Mario Diani is professor and chair of Sociology at the University of Trento. From 1996-2001 he was Professor of Sociology at Strathclyde University  in Glasgow; in 2010-2012, he was ICREA Research Professor at Universitat Pompeu Fabra, Barcelona. He has worked extensively on social network approaches to social movements and collective action. His book The Cement of Civil Society. Studying Networks in Localities (Cambridge University Press, 2015) got Honorable Mention as Best book in political networks 2015-2017 from the Political Networks of APSA. He has co-edited with Donatella della Porta The Oxford Handbook of Social Movements (Oxford University Press, 2015). Earlier books include Social movements (with Donatella della Porta, Blackwell, 20062), Social movements and networks (co-edited with Doug McAdam, Oxford University Press, 2003), Beyond Tocqueville (co-edited with Bob Edwards and Michael Foley, University Press of New England, 2001), Green Networks (Edinburgh University Press, 1995) and Studying Collective Action (co-edited with Ron Eyerman, Sage, 1992). Articles have appeared in major outlets such as American Sociological Review, American Journal of Sociology, Theory and Society, Social Networks, Sociological Review, Acta Sociologica, European Journal of Social Theory, Mobilization, Environmental Politics, and Voluntas.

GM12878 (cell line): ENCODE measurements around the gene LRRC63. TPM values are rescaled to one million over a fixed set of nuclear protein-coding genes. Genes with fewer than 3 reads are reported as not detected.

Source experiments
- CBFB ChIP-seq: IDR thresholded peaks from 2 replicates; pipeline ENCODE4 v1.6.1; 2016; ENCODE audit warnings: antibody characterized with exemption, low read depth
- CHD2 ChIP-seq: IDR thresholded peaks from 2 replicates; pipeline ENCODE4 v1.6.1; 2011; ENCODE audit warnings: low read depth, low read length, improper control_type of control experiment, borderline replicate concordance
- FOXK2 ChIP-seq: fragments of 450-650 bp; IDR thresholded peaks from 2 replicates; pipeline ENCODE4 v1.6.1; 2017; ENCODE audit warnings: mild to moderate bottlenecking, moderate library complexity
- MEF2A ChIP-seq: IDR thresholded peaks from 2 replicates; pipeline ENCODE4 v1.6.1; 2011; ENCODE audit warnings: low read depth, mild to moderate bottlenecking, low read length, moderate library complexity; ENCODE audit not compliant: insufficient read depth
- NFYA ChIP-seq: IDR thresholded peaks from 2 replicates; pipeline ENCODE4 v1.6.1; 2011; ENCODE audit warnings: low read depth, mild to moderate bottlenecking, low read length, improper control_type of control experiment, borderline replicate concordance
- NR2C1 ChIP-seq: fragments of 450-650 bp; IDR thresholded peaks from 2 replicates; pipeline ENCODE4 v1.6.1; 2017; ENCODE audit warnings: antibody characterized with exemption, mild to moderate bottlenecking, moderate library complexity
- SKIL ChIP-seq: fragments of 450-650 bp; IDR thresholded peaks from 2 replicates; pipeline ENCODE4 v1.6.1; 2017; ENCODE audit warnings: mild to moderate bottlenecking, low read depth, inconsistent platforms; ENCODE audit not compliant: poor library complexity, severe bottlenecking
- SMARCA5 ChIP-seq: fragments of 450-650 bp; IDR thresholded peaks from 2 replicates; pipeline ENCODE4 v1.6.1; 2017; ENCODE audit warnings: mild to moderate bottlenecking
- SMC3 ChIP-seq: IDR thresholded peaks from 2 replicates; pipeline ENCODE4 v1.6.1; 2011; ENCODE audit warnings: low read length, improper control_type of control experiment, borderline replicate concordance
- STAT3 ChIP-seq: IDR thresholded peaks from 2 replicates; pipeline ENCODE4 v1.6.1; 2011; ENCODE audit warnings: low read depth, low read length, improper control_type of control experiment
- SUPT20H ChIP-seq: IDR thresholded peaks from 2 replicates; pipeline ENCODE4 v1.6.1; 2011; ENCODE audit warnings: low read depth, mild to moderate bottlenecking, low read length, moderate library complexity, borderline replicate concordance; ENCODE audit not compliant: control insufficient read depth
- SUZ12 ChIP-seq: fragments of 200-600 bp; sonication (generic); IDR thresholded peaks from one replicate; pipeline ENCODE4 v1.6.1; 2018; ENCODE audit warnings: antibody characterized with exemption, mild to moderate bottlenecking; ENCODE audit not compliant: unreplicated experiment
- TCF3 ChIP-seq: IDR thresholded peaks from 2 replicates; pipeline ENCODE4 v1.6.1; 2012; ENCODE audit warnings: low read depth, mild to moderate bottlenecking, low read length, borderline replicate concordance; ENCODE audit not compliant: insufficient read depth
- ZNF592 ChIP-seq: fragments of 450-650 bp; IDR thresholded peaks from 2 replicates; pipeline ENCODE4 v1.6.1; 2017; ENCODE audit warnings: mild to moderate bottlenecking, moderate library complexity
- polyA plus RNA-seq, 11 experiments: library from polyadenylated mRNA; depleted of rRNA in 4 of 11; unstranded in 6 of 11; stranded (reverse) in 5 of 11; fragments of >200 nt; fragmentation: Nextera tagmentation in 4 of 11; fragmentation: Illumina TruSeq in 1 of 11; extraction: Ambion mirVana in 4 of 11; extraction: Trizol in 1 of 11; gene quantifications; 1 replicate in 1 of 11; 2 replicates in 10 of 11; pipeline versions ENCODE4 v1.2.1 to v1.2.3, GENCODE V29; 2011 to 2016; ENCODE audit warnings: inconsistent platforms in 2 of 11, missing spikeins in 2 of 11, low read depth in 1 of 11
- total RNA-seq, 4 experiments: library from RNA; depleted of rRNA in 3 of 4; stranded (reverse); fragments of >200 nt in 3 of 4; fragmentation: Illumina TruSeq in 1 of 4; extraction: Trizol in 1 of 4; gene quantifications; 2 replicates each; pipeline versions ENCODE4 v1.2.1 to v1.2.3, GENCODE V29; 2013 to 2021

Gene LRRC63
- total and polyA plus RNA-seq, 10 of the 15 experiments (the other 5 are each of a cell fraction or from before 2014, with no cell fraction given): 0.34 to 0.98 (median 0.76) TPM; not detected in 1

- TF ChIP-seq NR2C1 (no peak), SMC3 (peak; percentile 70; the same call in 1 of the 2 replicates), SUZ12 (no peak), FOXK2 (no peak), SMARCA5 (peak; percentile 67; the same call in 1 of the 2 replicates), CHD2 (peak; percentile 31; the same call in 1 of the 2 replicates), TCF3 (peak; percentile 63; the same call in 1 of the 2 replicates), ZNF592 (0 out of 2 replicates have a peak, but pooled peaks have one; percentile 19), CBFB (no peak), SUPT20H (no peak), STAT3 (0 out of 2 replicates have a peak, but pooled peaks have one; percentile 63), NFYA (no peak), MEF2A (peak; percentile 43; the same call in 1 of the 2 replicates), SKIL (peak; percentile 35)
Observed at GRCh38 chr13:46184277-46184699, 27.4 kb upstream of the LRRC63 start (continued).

Stephen Weller

Chief Operating Officer & Deputy Vice-Chancellor, Australian Catholic University

This presentation provides an overview of the Australian Higher Education Sector and the four primary student associations. The four associations have a focus on undergraduates, postgraduates, Indigenous and international students.